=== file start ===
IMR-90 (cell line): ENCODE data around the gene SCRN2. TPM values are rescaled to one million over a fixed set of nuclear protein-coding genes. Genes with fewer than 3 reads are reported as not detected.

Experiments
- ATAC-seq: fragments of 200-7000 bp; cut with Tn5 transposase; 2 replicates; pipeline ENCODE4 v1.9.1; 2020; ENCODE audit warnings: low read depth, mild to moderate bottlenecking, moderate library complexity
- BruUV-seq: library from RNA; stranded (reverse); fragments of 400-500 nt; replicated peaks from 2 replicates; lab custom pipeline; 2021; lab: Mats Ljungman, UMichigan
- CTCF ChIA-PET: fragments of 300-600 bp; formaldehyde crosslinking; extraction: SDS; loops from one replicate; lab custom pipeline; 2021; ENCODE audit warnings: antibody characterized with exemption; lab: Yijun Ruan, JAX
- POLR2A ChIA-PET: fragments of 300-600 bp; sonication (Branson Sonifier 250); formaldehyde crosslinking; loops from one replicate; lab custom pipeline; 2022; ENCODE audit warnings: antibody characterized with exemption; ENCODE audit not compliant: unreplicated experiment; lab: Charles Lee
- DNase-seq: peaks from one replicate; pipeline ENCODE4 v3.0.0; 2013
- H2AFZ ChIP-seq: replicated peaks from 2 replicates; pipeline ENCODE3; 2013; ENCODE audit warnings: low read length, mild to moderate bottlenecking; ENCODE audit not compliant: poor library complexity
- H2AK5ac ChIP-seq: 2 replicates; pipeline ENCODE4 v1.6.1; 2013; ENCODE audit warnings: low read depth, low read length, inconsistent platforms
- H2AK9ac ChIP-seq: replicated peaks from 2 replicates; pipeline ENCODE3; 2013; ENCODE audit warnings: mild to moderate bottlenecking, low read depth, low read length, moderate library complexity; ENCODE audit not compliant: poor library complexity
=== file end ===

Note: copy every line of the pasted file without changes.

IMR-90 (cell line): ENCODE data around the gene SCRN2. TPM values are rescaled to one million over a fixed set of nuclear protein-coding genes. Genes with fewer than 3 reads are reported as not detected.

Experiments
- ATAC-seq: fragments of 200-7000 bp; cut with Tn5 transposase; 2 replicates; pipeline ENCODE4 v1.9.1; 2020; ENCODE audit warnings: low read depth, mild to moderate bottlenecking, moderate library complexity
- BruUV-seq: library from RNA; stranded (reverse); fragments of 400-500 nt; replicated peaks from 2 replicates; lab custom pipeline; 2021; lab: Mats Ljungman, UMichigan
- CTCF ChIA-PET: fragments of 300-600 bp; formaldehyde crosslinking; extraction: SDS; loops from one replicate; lab custom pipeline; 2021; ENCODE audit warnings: antibody characterized with exemption; lab: Yijun Ruan, JAX
- POLR2A ChIA-PET: fragments of 300-600 bp; sonication (Branson Sonifier 250); formaldehyde crosslinking; loops from one replicate; lab custom pipeline; 2022; ENCODE audit warnings: antibody characterized with exemption; ENCODE audit not compliant: unreplicated experiment; lab: Charles Lee
- DNase-seq: peaks from one replicate; pipeline ENCODE4 v3.0.0; 2013
- H2AFZ ChIP-seq: replicated peaks from 2 replicates; pipeline ENCODE3; 2013; ENCODE audit warnings: low read length, mild to moderate bottlenecking; ENCODE audit not compliant: poor library complexity
- H2AK5ac ChIP-seq: 2 replicates; pipeline ENCODE4 v1.6.1; 2013; ENCODE audit warnings: low read depth, low read length, inconsistent platforms
- H2AK9ac ChIP-seq: replicated peaks from 2 replicates; pipeline ENCODE3; 2013; ENCODE audit warnings: mild to moderate bottlenecking, low read depth, low read length, moderate library complexity; ENCODE audit not compliant: poor library complexity